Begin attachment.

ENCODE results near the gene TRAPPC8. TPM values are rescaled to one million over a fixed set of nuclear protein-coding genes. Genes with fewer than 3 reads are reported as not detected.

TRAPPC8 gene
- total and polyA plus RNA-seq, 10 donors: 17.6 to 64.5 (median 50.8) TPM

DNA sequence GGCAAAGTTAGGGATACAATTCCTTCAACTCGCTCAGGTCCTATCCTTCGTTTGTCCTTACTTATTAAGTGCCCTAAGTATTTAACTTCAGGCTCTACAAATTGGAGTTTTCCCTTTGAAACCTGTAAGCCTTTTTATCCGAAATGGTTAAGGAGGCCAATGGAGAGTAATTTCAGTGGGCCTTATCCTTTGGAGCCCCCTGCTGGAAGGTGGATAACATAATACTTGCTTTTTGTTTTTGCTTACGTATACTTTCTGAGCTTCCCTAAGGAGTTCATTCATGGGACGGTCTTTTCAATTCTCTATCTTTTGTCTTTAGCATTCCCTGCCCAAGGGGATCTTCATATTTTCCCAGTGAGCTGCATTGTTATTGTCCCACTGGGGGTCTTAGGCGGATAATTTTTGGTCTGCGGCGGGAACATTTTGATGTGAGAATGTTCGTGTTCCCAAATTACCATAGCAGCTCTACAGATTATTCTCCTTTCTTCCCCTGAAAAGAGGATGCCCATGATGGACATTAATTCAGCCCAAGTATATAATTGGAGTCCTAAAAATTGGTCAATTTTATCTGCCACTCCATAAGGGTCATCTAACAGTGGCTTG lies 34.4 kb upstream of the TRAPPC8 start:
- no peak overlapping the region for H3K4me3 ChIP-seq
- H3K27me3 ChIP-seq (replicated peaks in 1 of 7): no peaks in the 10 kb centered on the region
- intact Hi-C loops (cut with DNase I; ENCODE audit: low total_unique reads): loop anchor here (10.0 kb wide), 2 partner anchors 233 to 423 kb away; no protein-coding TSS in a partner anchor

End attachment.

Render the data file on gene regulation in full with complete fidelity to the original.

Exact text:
ENCODE results near the gene TRAPPC8. TPM values are rescaled to one million over a fixed set of nuclear protein-coding genes. Genes with fewer than 3 reads are reported as not detected.

TRAPPC8 gene
- total and polyA plus RNA-seq, 10 donors: 17.6 to 64.5 (median 50.8) TPM

DNA sequence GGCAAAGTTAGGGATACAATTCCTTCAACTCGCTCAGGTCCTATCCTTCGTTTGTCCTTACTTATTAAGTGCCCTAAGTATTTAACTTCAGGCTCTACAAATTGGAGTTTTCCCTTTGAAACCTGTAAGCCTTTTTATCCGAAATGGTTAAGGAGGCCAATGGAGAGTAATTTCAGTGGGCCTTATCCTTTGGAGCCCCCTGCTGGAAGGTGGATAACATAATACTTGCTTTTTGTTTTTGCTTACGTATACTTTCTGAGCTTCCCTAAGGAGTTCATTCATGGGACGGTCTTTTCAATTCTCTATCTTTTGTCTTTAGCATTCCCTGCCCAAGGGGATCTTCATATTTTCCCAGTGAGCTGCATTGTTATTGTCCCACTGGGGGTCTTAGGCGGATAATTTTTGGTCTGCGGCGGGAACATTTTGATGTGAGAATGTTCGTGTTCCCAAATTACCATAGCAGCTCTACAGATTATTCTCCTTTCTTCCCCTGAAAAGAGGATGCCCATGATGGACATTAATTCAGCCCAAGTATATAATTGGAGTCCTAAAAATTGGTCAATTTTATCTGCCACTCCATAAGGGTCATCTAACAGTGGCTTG lies 34.4 kb upstream of the TRAPPC8 start:
- no peak overlapping the region for H3K4me3 ChIP-seq
- H3K27me3 ChIP-seq (replicated peaks in 1 of 7): no peaks in the 10 kb centered on the region
- intact Hi-C loops (cut with DNase I; ENCODE audit: low total_unique reads): loop anchor here (10.0 kb wide), 2 partner anchors 233 to 423 kb away; no protein-coding TSS in a partner anchor